BNC User Reference Guide

Reference Guide for the British National Corpus (XML Edition) : Notes

1. The article in Wikipedia ( is probably as good a starting point as any; another is at
2. The terms "POS-tagging" and "wordclass tagging" are used interchangeably in this manual.
3. The only exceptions to this statement are: (i) the file F9M, which contains the Rap poetry "City Psalms" by Benjamin Zephaniah. It was thoroughly hand-corrected because the tagger, not familiar with Jamaican Creole, had produced an inordinate number of tagging errors. (ii) files identified as containing many foreign and classical expressions, as mentioned above.
4. In BNC version 1, the quantifier a little meaning 'a small amount' was sometimes (but not reliably) tagged as a multiword DT0
5. In our experience, human analysts too sometimes have difficulty resolving ambiguities such as these, especially when using the plain orthographic transcriptions of the BNC, and with no direct access to the original sound recordings.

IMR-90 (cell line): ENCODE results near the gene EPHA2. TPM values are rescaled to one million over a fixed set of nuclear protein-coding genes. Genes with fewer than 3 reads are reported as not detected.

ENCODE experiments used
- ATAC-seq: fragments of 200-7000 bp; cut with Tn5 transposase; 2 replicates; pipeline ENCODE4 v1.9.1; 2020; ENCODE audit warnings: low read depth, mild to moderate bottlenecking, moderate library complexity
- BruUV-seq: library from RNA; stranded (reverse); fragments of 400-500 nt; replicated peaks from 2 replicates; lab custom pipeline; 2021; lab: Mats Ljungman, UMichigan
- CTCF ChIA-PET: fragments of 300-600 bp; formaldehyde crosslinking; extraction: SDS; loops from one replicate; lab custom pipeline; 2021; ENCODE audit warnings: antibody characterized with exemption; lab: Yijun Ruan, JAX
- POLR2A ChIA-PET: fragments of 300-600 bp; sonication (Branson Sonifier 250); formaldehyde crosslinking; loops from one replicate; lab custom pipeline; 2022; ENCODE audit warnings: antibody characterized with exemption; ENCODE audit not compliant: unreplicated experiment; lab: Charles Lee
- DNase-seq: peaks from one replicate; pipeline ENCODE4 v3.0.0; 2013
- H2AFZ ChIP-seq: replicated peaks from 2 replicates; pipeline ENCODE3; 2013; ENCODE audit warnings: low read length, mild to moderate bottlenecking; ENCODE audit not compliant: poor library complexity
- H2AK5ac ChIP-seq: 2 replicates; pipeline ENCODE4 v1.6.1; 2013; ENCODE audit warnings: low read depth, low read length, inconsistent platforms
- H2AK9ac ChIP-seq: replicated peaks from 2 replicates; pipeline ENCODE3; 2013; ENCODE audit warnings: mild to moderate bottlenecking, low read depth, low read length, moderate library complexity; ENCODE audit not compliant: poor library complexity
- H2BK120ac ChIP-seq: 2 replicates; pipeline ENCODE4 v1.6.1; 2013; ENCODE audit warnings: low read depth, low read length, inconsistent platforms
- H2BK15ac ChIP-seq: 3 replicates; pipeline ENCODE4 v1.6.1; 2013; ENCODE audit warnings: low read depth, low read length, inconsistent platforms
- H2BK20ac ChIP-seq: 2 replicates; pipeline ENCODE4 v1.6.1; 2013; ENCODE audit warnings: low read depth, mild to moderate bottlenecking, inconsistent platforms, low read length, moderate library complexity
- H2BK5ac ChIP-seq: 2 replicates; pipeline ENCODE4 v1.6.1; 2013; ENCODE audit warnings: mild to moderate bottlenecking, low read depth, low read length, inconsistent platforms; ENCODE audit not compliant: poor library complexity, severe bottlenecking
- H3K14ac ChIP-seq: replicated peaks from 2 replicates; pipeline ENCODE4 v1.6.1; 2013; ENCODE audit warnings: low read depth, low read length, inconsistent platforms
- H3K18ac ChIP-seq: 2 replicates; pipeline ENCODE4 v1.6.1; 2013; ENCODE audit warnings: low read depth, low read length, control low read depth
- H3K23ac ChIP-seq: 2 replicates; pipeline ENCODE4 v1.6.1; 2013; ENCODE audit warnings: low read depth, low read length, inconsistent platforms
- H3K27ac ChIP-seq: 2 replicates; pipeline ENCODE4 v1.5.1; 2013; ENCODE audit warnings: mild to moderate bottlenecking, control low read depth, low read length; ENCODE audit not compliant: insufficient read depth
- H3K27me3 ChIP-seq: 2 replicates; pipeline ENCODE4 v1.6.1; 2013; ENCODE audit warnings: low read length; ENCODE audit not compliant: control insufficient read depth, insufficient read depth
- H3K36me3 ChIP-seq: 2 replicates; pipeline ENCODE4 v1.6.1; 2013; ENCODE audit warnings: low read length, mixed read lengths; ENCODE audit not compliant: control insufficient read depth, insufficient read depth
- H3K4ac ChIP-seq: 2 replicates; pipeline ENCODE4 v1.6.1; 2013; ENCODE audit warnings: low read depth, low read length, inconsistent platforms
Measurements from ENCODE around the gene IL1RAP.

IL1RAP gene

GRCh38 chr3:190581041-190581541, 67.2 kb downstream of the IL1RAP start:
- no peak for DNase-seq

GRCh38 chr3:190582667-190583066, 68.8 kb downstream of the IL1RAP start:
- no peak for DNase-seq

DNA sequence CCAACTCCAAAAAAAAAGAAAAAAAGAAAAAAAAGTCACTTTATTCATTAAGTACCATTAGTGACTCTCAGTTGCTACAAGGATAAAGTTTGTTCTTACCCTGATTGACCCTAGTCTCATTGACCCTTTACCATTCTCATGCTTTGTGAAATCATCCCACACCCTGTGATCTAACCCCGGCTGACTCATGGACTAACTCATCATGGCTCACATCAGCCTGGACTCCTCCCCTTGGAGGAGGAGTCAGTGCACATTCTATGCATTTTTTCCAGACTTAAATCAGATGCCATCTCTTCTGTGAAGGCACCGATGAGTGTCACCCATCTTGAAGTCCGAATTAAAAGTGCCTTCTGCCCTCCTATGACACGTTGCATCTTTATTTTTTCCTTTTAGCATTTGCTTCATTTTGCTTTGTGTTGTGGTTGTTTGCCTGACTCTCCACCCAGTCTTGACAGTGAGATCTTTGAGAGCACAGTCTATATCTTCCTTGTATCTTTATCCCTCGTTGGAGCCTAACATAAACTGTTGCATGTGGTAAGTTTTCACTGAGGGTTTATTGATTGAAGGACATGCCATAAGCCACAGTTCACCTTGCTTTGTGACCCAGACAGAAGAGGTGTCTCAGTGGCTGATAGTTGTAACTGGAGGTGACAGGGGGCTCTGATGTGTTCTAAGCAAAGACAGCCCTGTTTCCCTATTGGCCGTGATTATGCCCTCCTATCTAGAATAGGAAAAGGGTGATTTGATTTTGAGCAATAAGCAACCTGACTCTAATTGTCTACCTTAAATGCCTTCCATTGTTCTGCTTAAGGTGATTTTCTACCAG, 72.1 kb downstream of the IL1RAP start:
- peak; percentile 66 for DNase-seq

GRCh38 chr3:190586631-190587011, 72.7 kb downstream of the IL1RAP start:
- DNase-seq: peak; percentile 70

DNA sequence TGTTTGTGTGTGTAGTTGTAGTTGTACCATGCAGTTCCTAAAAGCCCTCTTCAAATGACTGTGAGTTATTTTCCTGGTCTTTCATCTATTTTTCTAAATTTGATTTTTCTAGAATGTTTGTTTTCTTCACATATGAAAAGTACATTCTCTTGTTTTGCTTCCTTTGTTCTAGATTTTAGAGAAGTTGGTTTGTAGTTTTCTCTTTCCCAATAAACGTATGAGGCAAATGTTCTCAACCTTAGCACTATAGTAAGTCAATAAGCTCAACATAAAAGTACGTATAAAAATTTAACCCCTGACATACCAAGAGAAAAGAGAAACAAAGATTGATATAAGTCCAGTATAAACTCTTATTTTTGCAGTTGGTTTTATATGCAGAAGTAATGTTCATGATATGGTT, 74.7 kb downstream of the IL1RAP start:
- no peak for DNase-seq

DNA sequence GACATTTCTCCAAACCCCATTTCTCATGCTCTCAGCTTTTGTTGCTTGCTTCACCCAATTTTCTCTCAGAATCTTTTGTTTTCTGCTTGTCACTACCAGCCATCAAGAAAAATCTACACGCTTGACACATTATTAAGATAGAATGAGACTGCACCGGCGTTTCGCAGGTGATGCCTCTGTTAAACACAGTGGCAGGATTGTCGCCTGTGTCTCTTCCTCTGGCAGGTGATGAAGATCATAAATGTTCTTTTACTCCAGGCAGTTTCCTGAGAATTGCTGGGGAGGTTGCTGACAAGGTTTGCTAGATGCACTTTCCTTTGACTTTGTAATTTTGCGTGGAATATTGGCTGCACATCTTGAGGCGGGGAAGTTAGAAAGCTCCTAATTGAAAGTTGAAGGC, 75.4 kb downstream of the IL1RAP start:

6. That is, the error rate based on CLAWS's first choice tag only.
7. We borrow the term "patching" from Brill (1992), although for his tagging program the patches are discovered by an automatic procedure.
8. The repetition value of up to 16 words was reached at by trial and error; an occurrence of a finite verb beyond that range was rarely in the same clause as the #AFTER-type word.
9. Training and testing were mostly carried out on the BNC Sampler corpus of 2 million words. For less frequent phenomena we needed to use sections from the full BNC. None of the texts used for the tagging error report is included in the Sampler.

edited by Lou Burnard. Date: January 2007
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